Science has repeatedly fortified the ancient adage that humor is good for what ails you. Recent studies showed laughter helps boost the immune system, bolster memory and burn calories.
One problem with research papers: no punch lines. But Lucille Ball's daughter is working to use her late mother’s iconic wit to promote a growing interest in the therapeutic force of funny.
Lucie Arnaz has shifted the mission of the Lucille Ball Desi Arnaz Museum & Center for Comedy — helping evolve the Jamestown, New York, landmark from a fan shrine to a hub more resembling a comic farm with a focus on the healing arts. On Wednesday, the center opens its annual comedy festival with “laughter yoga” classes and a free show for veterans — many grappling with combat wounds.
“My mother and my father,” Arnaz told NBC News, “they represent something way bigger than ‘I Love Lucy.’ They represent the healing power of laughter.
“Before she died (in 1989), my mother said, ‘I don’t want a damn statue. I don’t believe in that stuff,’” Arnaz recalled. So, several years ago, she asked the center’s leaders: “What are we really doing here? Let’s talk about what the show is really about, why any of this matters.” The collective answer, she said, boiled down to: "Well, it’s funny."
“And funny can literally change your health — the endorphins and oxygen that run to your brain with a good belly laugh. So, I said, ‘This (center) has to be about that.’ All of the sudden, we had a purpose that meant something. Plus, it's the one thing my mother always wanted.”
As a 9-year-old boy, Tony Jacobsen got a memorable taste of that passion in person.
Born with a genetic disorder that make his bones vulnerable to breaking, he met Ball as she visited patients at Children’s Hospital Los Angeles in 1980. On that day, Jacobsen was waiting for surgery to mend a fractured leg.
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“I was really excited because, growing up, my mom was a huge fan so she turned me into a huge fan. We would always watch Lucy re-runs,” said Jacobsen, 43, of North Hollywood. He works as an actor, producer and DJ.
“I remember her being so nice and sweet and just very comforting, very interested in what was going on with me,” Jacobsen said. While posing for a snapshot with the boy, Ball flashed her famous smile.
Her warm chat, he recalled, helped take his mind off his busted leg.
"I do remember her saying something like, 'Feel better soon,' and that made me feel so good at the time," Jacobsen said. "I was just so happy to have met her, and I do think that happiness brought on faster healing."
In modern medicine, some physicians and many nurses have embraced the notion that injecting humor, when possible and where appropriate, can be an effective antidote to patient fear and anxiety.
At Bronx-Lebanon (New York) Hospital, men and women wearing doctor’s white coats, makeup and bright, plastic noses visit the children’s pavilion each Friday. They’re members of the Clown Care unit, part of Big Apple Circus.
“There’s a real art to what they do,” said Dr. Peter Sherman, chair of the hospital’s pediatrics department. That art sometimes includes distracting a frightened child while an IV is inserted.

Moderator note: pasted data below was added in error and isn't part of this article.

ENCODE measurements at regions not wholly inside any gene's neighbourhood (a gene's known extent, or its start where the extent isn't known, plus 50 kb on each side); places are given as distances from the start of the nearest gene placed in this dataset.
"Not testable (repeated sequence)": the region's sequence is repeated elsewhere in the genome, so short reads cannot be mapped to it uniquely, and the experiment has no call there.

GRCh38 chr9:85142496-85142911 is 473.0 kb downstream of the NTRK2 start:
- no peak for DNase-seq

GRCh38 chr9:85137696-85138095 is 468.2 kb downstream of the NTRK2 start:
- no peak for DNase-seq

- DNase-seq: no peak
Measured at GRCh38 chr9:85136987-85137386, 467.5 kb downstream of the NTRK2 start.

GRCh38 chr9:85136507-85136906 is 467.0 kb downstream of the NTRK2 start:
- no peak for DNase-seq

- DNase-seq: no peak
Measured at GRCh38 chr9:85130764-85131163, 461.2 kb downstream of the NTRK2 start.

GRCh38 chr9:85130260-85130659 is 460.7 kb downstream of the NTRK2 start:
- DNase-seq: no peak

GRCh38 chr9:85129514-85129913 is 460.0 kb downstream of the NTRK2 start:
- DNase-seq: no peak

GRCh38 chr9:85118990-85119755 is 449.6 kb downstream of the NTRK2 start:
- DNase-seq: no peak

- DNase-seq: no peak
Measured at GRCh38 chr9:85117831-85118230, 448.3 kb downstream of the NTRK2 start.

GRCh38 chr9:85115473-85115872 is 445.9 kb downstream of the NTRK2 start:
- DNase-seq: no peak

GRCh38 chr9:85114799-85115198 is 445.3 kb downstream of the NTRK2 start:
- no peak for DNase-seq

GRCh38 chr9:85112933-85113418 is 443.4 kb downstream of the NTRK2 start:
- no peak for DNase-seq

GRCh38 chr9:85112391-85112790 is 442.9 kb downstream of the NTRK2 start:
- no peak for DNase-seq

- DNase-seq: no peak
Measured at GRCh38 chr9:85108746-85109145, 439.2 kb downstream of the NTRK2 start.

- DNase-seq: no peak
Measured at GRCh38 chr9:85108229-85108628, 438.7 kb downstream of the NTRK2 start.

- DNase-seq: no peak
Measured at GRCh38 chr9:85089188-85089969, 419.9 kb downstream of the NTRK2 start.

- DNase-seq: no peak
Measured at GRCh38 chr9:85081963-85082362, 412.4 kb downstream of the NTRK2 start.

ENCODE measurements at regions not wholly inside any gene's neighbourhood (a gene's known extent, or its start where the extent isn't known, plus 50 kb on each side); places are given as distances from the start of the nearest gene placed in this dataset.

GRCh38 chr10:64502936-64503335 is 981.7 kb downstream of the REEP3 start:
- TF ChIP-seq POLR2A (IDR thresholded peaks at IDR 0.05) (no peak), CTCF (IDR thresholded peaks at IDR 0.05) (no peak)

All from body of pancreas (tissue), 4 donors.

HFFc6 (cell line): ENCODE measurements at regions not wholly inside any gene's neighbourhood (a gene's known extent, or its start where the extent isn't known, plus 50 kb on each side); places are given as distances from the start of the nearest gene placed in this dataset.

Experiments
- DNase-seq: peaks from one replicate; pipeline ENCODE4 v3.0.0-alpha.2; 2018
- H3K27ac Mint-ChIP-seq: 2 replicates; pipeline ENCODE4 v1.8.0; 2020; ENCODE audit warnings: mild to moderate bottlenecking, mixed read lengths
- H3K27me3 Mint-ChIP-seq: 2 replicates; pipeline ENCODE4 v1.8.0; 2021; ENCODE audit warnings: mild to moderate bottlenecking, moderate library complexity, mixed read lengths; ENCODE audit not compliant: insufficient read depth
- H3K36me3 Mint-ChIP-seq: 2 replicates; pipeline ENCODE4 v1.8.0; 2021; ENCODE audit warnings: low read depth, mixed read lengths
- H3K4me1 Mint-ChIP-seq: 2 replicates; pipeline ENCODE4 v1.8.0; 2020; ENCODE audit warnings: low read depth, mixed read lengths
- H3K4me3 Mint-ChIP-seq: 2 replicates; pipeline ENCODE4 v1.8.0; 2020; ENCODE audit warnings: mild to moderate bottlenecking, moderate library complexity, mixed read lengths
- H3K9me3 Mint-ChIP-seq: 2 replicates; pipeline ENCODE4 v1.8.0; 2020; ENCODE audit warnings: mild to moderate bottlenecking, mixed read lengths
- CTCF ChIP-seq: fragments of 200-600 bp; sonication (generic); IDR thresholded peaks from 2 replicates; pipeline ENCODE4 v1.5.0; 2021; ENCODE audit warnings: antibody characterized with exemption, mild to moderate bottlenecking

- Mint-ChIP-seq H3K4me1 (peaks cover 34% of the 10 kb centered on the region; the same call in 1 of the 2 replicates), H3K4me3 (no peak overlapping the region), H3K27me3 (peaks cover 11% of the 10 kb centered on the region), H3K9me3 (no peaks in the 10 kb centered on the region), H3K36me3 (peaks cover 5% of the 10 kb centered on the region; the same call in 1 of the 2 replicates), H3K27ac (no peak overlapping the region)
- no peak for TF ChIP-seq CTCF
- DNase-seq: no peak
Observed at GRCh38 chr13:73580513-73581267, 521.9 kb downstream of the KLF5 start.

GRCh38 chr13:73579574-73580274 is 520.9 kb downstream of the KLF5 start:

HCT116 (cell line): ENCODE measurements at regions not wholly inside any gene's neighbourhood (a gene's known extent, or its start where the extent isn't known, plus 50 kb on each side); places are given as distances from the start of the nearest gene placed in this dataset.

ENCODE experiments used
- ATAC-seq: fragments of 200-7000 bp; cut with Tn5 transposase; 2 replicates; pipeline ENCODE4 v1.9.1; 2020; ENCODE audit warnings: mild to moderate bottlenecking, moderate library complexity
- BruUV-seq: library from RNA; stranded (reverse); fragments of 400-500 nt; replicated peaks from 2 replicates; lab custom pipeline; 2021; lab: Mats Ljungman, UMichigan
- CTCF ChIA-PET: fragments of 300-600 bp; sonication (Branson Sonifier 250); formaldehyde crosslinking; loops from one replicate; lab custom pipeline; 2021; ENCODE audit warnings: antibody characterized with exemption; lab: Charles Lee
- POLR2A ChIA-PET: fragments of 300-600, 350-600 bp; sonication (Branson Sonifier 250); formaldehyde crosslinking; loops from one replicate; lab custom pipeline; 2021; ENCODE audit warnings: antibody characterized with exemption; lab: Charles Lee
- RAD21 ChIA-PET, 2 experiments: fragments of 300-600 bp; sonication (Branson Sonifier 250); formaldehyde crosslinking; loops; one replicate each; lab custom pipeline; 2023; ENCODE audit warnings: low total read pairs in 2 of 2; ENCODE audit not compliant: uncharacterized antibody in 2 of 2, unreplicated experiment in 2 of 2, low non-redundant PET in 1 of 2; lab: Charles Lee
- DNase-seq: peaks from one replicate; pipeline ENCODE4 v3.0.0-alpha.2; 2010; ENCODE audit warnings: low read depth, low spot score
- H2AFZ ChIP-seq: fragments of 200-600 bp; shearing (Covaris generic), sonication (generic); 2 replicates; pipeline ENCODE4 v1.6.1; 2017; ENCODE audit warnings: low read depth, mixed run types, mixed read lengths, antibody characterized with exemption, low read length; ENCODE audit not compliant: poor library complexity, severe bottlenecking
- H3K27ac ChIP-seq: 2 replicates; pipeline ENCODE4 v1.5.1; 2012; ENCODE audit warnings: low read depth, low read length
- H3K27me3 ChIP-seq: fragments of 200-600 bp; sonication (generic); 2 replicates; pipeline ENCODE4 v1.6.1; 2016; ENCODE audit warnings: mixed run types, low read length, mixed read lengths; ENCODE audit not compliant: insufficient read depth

In one case, Sherman and staffers tried to calm a 4-year-old girl as she sobbed following a blood draw. Two clowns entered. One fake doctor paced the room, asking the girl if she had seen his missing colleague (another clown doctor), who was shadowing his every move, changing direction each time he did.
“The girl just broke into that hysterical, adorable little girl laughter,” Sherman said. “It was an amazing transformation — to be able to turn off that part of the brain where she was melting down and switch to laughter. It was like a magic medicine.
“But it’s not just a matter of: It's nice to make someone laugh,” Sherman added. “Scientific evidence shows using humor decreases stress hormones that can suppress the immune system, raise your blood pressure, cause the heart to beat faster.”
Some patients have discovered the power of humor, even in their saddest hours.
In 2010, Joy Huber, then 33, was diagnosed with stage-4 non-Hodgkin’s lymphoma. She recalls her first instinct after the news: “Go home, curl up in bed, throw the covers over my head and just withdraw from society.”
“But something in my head asked: Where does that get you?” said Huber, who lives in Topeka, Kansas. “No one gets that diagnosis and is happy. First, you need to get mad and angry, and go those emotions. But you can have cancer and still be happy.”
She willed herself to find humor.
When her hair fell out during chemotherapy, she ordered numerous wigs in different colors and lengths. She then posted to Facebook pictures of herself in each wig and launched a contest, asking friends to “vote on your favorite look for the summer of 2010.”
She gives laughter “75 percent” of the credit in the good health she has enjoyed since finishing treatments. She documents the journey in her book, “Cancer With Joy.” In April, her oncologist told her she can visit him once every six months instead of once every four.
“You are confronting your eventual mortality. But with humor, you recognize you do have the power to face even something like cancer,” she said. “With joy, you can really cure that fear.”
Bill Briggs started as a contributing writer for NBCNews.com in 2006. He is responsible for breaking news, enterprise stories and covering trends in business, health and the military for NBCNews.com and TODAY.com.
Briggs joined NBC News from The Denver Post, where he was a staff writer and part of the newspaper's team that earned the 2000 Pulitzer Prize for breaking news coverage of the Columbine High School massacre.
Briggs has authored two books, "Amped: A Soldier's Race for Gold in the Shadow of War," and "The Third Miracle: An Ordinary Man, a Medical Mystery, and a Trial of Faith."
He lives in Los Angeles with his wife and has an adult daughter.